Brown pleads guilty to multiple charges in shooting death of Lozano

Rondell Brown

ALAMOSA – Rondell Brown, 26, of Greeley, appeared in person in Costilla County court on Thursday in connection with the shooting death of Jesus Martin Lozano on Aug. 13, 2022.

As part of a resolution reached by defense counsel and the state, Brown pleaded guilty to second-degree assault with a deadly weapon, an extraordinary risk crime of violence class 4 felony, and reckless manslaughter, also a class 4 felony.

Brown also pleaded guilty to felony menacing with a deadly weapon, a class 5 felony, in connection with Kimberly Sears, Lozano’s fiancé, and her adult son, Daniel. 

As part of the resolution, Brown acknowledged that sentencing would be to the Department of Corrections (DOC), which removes Community Corrections or probation as options.

When explaining to the court the agreement reached in the resolution, Rob Shapiro, counsel for the prosecution, stated that Brown acknowledges the maximum sentence for the class 5 felony is six years, 12 years for the class 4 felony, and, related to the charge assault with a deadly weapon, a sentencing range of five to 16 years, all of which will be spent in DOC.  

As part of the agreement, Brown agreed that the sentences for the assault charge and the manslaughter charge will be consecutive, meaning one sentence will be served followed by the other, as opposed to both sentences being served at the same time.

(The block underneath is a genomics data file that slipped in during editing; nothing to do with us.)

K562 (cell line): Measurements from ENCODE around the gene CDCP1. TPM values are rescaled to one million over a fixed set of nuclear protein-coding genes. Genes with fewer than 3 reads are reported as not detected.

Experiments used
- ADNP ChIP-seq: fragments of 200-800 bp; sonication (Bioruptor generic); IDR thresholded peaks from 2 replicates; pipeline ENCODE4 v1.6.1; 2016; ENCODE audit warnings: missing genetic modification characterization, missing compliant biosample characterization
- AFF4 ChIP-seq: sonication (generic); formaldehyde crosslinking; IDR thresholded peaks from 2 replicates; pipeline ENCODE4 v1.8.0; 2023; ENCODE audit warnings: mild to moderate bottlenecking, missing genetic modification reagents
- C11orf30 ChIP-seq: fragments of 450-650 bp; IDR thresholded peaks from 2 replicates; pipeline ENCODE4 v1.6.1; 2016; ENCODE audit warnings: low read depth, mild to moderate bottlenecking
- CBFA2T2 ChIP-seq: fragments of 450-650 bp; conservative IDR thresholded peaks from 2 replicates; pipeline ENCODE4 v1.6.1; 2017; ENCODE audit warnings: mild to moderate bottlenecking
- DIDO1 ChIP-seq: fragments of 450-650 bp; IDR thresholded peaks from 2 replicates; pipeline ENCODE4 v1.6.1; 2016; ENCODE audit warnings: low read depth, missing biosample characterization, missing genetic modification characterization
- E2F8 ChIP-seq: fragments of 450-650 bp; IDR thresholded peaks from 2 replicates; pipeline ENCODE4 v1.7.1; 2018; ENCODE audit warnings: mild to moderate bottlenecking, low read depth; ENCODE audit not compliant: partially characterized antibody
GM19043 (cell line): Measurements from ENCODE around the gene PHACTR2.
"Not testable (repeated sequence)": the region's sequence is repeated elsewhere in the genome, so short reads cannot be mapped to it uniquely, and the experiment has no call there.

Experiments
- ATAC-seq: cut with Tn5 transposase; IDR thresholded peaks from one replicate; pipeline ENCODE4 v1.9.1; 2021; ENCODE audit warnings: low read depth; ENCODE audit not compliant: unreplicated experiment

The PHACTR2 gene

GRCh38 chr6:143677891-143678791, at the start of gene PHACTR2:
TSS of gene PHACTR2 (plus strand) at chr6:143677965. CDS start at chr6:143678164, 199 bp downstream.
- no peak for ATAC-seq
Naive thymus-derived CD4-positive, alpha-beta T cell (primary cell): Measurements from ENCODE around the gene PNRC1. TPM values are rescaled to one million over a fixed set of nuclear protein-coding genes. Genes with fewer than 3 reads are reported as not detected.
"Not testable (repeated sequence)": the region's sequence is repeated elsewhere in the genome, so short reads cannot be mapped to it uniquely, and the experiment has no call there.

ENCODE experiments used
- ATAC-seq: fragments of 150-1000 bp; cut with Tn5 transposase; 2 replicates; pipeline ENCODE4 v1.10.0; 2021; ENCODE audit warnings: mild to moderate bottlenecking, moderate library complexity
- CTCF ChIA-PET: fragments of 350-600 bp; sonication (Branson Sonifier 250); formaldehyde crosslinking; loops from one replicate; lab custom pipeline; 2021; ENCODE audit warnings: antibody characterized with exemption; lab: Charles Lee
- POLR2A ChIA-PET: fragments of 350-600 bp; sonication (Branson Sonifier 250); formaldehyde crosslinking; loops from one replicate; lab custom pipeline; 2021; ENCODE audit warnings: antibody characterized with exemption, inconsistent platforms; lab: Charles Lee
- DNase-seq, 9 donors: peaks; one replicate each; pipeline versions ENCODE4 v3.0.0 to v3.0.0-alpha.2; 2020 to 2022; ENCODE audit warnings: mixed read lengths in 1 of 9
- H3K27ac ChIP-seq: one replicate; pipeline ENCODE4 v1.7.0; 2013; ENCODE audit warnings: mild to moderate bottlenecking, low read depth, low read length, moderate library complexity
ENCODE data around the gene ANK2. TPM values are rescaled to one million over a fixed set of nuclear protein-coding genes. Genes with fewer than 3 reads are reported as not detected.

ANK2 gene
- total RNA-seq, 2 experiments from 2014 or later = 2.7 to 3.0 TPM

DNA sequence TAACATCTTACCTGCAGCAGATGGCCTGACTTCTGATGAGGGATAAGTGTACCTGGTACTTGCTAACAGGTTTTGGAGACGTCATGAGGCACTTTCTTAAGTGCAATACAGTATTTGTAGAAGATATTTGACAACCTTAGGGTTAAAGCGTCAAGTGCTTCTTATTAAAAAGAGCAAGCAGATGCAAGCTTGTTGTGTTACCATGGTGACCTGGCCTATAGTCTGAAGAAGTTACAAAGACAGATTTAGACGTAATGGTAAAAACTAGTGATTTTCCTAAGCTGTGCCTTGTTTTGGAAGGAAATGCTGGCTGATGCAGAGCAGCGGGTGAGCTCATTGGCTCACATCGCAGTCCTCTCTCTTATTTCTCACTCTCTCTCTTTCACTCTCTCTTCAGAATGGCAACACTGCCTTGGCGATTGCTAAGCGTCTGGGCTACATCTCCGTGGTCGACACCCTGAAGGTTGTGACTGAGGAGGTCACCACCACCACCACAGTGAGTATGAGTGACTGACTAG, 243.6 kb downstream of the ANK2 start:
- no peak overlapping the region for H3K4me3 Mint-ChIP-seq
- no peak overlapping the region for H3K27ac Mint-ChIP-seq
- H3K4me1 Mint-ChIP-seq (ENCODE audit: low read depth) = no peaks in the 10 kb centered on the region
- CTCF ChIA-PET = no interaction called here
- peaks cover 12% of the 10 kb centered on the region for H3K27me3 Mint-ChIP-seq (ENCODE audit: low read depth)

With all those provisions agreed to, Brown is looking at a sentence that is a minimum of five years and a maximum of 34 years in prison.

Brown further agreed to pay restitution for expenses such as the funeral for Lozano and medical expenses paid out by the family, provided the expenses are backed up with documentation.

Sears, her son, and a third individual, who was a witness to the crime, will receive mandatory criminal protection, which prohibits any contact with Brown.

“Aggravating” factors that could impact the sentencing were also brought up. Brown does not have a criminal history but, according to the plea deal, the prosecution will be allowed to present facts from Brown’s previous history during sentencing that the court may rule as aggravating, which would allow the court the option to sentence beyond the presumptive range. 

Chief District Judge Michael Gonzales, presiding, reviewed with Brown the agreements in the resolution, making certain several times that he understood the implications of the class 4 felonies being served consecutively. 

“Do you understand what I’m saying?” Gonzales asked.

“I do, your honor,” Brown answered. “It’s my decision and my life.”

Judge Gonzales set the sentencing hearing for May 23 to be held in Alamosa court.

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